Almost everybody knows the maxim: “ignorance of the law is no excuse” (meaning, one’s lack of awareness about a law will not save him or her from criminal liability should they violate it). And yet, my experience as a criminal defense lawyer in Hollywood has shown me that an overwhelming majority of people in South Florida are just that: ignorant of the law.
Of course, it should go without saying that nobody, not even lawyers with unparalleled legal literacy, is cognizant of every law. Such are the constraints that inhere in the human condition. But shouldn’t everybody have a basic understanding of those criminal laws that commonly intersect our lives? For the average Floridian, one law worth knowing about is the Driving Under the Influence law, or “DUI.”
I know what some of you are thinking: “Everything I need to know about DUI has been relayed to me through public service announcements and advertisements. You know, ‘Don’t drink and drive,’ ‘Drive sober or get pulled over,’ and ‘Over the limit, under arrest.’ What else is there to know about?” The short answer is: plenty. As one man of intellect far superior to mine has professed: “The greatest enemy of knowledge is not ignorance, it is the illusion of knowledge.” (Hint: Stephen Hawking). Don’t get me wrong, I am not advocating drinking-and-driving. My position is simply that strict adherence to the behavioral norms addressed in public service announcements, without further examination and edification, leave those who follow them with an incomplete understanding of Florida’s DUI laws and an illusion of knowledge on the subject.
With that being said, the purpose of this multi-part article is not to provide a comprehensive analysis of Florida’s DUI laws; rather, it is to elucidate those core principles that underlie it and explain their practical importance to any Floridian accused of DUI. Principles that are often outcome determinative in any criminal prosecution for DUI.
What follows are the areas of Florida’s DUI that are most commonly misunderstood—or worse, largely unknown until it’s too late. Driving under the influence of alcohol and/or controlled substances is harmful enough. Don’t complicate matters by also driving under the influence of ignorance. Trust me, your Hollywood DUI lawyer will thank you for it.
Today’s subject is:
Part 1: Drinking and Driving Is NOT a DUI (or a crime, for that matter)
This first principle calls for the ability to separate between what is advisable behavior and what is criminal. It goes without saying that driving a vehicle while drinking an alcoholic beverage is far from advisable behavior. But it’s not necessarily criminal either.
Put simply, Florida’s DUI law criminalizes a person driving or being in actual physical control of a vehicle while under the influence of alcoholic beverages (and/or any chemical substance) to the extent that his or her normal faculties are impaired or his or her blood or breath-alcohol level exceeds 0.08 grams of alcohol per 100 milliliters of blood or 210 liters of breath, respectively. Fla. Stat. § 316.193. And while I’ll break down the meaning of this law and its terms in later sections, for right now it’s important to highlight that nowhere in that law does it mention the consumption of alcohol—either before or while driving.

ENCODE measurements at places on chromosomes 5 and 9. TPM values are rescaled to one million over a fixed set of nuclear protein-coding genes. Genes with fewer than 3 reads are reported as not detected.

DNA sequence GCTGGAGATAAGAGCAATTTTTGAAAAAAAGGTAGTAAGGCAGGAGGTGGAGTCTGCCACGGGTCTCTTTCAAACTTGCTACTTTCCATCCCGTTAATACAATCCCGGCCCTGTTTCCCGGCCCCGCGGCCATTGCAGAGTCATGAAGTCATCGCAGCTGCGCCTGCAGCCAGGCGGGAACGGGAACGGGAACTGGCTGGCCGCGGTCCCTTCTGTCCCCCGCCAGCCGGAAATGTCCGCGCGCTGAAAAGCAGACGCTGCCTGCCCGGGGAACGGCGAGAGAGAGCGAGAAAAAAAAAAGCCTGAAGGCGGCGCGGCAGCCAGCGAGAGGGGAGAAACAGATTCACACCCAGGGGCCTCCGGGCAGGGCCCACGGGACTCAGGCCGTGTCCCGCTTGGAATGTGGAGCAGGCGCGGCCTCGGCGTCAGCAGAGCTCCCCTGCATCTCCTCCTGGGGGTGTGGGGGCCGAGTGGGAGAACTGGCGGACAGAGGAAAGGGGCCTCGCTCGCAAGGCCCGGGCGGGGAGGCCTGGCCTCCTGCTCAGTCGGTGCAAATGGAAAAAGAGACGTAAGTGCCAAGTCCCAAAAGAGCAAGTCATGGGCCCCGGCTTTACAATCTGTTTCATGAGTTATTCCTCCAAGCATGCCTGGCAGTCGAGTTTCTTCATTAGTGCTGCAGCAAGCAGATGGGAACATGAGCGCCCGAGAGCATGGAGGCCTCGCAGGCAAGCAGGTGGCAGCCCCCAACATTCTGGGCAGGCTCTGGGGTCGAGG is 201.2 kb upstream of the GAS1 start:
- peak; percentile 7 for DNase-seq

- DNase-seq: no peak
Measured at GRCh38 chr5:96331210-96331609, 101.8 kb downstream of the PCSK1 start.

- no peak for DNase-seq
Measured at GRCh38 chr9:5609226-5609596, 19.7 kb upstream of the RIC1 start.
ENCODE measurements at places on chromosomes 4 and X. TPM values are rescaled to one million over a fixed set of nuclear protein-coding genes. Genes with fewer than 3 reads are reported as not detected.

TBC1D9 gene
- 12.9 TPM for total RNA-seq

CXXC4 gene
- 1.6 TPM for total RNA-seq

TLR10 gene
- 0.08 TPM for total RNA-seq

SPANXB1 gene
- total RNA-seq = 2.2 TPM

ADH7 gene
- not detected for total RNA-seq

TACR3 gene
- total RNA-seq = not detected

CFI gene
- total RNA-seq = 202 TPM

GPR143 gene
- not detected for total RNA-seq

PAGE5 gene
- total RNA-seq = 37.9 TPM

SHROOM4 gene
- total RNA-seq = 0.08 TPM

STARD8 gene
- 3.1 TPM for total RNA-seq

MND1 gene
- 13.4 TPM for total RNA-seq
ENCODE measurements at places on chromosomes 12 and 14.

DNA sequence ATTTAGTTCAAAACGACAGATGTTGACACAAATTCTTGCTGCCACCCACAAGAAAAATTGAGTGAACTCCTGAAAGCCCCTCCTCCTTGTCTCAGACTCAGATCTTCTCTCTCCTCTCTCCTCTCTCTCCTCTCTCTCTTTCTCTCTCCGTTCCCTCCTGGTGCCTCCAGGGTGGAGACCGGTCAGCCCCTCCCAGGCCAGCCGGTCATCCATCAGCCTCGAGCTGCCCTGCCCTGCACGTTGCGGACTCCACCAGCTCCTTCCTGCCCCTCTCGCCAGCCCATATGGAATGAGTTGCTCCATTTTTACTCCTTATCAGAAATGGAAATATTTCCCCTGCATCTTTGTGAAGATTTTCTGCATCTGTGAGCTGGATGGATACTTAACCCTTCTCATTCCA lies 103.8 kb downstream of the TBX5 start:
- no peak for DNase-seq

Now before you get carried away thinking that there are no legal consequences for driving with a bottle of beer pressed against your lips, let me explain.
For starters, it is, in fact, against the law to have an open container of alcohol in or on a motor vehicle that is parked, stopped, or is being driven on a road anywhere in this state, regardless of whether it is actually being consumed, immediately capable of being consumed, or the seal of which has only been broken. Fla. Stat. § 316.1936. It’s just not a DUI, nor is it criminal.
Violators of this “open container” law are guilty only of a “noncriminal moving traffic violation,” much like a speeding ticket. But keep in mind that if a police officer observes you drinking while driving, he or she is almost certainly going to have more than enough legal justification to, not just pull you over and write a traffic ticket, but initiate a criminal investigation into a potential DUI. If that investigation leads to an arrest for DUI, almost certainly proof of your drinking and driving will be admitted into evidence against you, which is not going to play well in front of a judge or jury. All the best DUI lawyers in Hollywood will agree with that.
So the short of it is: don’t drink and drive, but if you do, realize that it is not inherently criminal behavior, it’s a traffic ticket, not a DUI.
NOTE: Stay tuned for Part 2: You Don’t Have To Be Driving To Get a DUI (Yes, you read this right)
This article was authored by Hollywood DUI Lawyer Jordan Redavid, a partner at Fischer Redavid PLLC. Its contents are not to be construed as legal advice, nor the formation of an attorney-client relationship. However, should you or someone you care about require the assistance of one of the “10 best” Hollywood DUI lawyers, call (954) 860-8434 at any time for a FREE consultation.
Have a legal question? Would you like to schedule a free consultation to discuss your case with an attorney? You can get in touch with us via the form on the right, by call or text (FL: 954-860-8434; GA: 404-287-2856), or on our social media profiles below.
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